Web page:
The history of the Park
The history of the Park, designed by Luigi Vanvitelli and inspired by the gardens of the great royal palaces of the time, combines the tradition of the Italian Renaissance garden with the solutions introduced by André Le Nôtre for the gardens of Versailles.
You can feel its splendour and its size since after the entrance of the palace, when between the arches of the central gallery, you will notice the gardens extending as far as the eye can see. This is an innovation called “Telescope Effect” and was introduced by Vanvitelli, who designed an huge completely straight avenue starting from Naples and ending at the top of the waterfall situated at the ending part of the Garden of the Royal Palace of Caserta.
The Park covers an area of 120 hectares, with a length of for 3.3km. The water is supplied by the Carolino Aqueduct, which brings it to the pools, fountains and the palace.
The works started with the boundary of the area around the palace, and with the planting of the first plants, started in 1753, together with the construction of the Carolino Aqueduct.
This enormous 120ha garden is only a reduced version of the one that Luigi Vanvitelli had designed: at his death in 1773, the aqueduct was completed, but no fountain had yet been made. After 1773, when Vanvitelli passed away, the works stopped for 4 years.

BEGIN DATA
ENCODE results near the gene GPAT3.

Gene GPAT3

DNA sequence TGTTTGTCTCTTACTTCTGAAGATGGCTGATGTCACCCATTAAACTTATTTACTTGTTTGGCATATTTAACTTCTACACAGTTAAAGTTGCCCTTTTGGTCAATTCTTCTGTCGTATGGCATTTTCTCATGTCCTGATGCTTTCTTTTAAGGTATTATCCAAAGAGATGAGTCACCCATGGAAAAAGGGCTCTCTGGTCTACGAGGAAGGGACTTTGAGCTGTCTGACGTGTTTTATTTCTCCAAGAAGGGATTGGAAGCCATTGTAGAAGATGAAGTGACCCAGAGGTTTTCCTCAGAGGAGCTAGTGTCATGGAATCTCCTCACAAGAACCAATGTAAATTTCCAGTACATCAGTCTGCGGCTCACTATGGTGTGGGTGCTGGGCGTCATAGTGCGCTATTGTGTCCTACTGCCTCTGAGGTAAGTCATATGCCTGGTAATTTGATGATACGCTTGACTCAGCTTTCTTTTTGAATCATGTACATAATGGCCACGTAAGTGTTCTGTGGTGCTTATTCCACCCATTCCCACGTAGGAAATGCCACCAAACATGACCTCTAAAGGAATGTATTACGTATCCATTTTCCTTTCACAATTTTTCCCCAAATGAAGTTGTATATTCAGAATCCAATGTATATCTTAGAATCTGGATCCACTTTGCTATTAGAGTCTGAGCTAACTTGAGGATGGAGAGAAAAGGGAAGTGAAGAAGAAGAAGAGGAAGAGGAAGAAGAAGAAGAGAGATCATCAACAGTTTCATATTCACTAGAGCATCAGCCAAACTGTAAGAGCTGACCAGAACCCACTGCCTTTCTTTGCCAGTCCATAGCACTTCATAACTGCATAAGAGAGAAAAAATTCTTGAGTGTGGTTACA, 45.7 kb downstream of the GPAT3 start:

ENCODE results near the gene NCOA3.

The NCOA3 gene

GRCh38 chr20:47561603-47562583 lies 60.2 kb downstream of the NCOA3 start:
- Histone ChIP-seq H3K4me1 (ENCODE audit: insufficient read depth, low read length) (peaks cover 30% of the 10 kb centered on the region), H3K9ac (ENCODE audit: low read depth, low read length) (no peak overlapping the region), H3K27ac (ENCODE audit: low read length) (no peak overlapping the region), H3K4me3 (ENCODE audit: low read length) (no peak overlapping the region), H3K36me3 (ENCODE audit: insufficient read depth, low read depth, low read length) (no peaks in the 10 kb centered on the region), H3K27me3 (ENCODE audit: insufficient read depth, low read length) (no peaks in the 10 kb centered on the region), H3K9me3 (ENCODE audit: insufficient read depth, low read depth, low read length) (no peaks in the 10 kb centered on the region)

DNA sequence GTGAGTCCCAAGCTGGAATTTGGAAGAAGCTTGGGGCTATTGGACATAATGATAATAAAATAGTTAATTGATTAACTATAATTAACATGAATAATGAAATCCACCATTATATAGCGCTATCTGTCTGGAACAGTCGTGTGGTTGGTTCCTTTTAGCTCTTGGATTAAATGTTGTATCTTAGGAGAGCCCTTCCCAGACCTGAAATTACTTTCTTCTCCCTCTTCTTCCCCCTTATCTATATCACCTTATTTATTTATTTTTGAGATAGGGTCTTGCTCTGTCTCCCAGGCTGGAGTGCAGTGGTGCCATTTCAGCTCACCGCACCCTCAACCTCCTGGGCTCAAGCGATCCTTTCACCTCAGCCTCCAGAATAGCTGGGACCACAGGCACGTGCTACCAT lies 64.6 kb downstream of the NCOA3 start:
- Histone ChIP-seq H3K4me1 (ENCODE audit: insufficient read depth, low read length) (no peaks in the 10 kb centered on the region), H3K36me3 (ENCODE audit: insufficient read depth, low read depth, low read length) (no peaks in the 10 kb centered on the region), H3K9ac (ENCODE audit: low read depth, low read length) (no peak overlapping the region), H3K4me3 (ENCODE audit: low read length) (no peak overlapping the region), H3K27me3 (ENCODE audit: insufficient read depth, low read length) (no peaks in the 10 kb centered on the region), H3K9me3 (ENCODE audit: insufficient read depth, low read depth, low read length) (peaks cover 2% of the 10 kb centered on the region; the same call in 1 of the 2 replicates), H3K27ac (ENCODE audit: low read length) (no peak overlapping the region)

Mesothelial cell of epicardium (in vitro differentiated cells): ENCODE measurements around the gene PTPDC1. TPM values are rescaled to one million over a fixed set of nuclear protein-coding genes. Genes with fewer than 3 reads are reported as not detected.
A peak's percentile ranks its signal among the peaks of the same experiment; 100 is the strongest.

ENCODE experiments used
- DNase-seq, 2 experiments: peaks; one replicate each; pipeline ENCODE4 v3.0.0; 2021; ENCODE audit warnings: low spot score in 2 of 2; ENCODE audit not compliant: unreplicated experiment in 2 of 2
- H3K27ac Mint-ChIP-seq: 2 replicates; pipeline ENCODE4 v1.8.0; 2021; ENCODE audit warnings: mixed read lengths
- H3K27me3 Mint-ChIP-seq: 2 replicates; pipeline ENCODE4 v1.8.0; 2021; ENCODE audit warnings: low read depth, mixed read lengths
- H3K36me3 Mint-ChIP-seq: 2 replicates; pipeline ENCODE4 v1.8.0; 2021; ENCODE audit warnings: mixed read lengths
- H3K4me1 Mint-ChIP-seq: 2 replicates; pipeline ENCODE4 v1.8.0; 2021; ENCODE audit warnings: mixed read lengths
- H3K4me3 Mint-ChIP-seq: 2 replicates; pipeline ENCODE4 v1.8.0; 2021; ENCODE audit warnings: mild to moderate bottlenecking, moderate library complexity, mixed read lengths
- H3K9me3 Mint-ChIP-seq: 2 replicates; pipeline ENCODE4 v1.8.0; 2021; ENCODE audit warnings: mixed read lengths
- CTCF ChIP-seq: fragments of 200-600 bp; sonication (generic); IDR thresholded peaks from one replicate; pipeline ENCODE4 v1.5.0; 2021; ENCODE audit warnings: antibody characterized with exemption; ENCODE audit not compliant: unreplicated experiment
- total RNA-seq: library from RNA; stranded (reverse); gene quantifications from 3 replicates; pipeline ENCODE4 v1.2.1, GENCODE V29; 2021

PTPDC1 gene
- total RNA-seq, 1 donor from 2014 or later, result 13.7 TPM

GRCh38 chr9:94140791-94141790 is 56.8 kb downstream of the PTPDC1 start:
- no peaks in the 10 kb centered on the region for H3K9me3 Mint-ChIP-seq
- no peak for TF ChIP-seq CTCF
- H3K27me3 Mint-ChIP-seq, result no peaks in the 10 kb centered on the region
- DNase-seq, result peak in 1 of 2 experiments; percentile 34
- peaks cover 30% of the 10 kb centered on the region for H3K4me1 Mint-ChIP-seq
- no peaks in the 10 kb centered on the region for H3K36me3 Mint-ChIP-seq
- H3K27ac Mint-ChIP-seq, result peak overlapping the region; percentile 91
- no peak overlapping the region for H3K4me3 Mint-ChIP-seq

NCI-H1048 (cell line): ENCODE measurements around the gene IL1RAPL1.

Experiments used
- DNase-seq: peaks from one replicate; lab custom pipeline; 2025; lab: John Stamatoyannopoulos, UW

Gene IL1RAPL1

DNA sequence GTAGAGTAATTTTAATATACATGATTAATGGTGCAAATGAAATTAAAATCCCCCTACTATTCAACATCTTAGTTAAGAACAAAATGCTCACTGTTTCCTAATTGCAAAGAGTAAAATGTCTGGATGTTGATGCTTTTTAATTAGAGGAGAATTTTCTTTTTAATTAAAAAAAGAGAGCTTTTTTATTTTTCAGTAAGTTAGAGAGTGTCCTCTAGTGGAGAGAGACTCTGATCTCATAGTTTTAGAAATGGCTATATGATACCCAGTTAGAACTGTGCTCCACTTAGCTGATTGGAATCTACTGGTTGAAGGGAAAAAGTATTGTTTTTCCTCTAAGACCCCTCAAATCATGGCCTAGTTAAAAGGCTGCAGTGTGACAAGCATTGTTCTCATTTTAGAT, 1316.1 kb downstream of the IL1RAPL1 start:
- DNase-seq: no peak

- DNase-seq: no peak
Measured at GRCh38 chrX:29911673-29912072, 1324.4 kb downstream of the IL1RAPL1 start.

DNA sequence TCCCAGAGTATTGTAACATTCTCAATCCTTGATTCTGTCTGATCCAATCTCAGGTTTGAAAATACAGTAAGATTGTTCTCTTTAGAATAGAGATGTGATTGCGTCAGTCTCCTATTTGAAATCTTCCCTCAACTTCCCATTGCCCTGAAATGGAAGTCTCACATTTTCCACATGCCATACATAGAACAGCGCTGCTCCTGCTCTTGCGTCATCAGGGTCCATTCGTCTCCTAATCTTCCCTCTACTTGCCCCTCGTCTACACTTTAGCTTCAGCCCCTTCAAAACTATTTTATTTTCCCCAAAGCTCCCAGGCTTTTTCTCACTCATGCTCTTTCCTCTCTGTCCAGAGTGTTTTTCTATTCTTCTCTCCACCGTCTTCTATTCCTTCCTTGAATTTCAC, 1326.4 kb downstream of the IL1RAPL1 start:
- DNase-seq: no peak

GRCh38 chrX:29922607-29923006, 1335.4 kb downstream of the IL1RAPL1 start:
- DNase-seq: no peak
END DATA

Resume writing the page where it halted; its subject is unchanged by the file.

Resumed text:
In 1777 his son Carlo, now director of the works, showed to the new King Ferdinand IV a new project, a reduced version of his father’s design. Indeed, economic difficulties and the needs to complete the works quickly, forced the reduction of the number of fountains in the second part of the Park. However, Luigi Vanvitelli’s design was kept unchanged in the general shape, especially the most prominent thing of its project: the spectacular 3.3km canal of fountains and basins ending with the amazing waterfall.
In 1786, in the eastern part of the Park, started the construction the English Garden, the first example of informal garden in Italy. lt was desired by the queen Maria Carolina, wife to Ferdinand IV,and sister of Marie Antoinette, Queen of France. The English Garden is inspired to an ideal of spontaneous and wild nature, very differently from the rest of the Park based on the layout of the Italian formal gardens.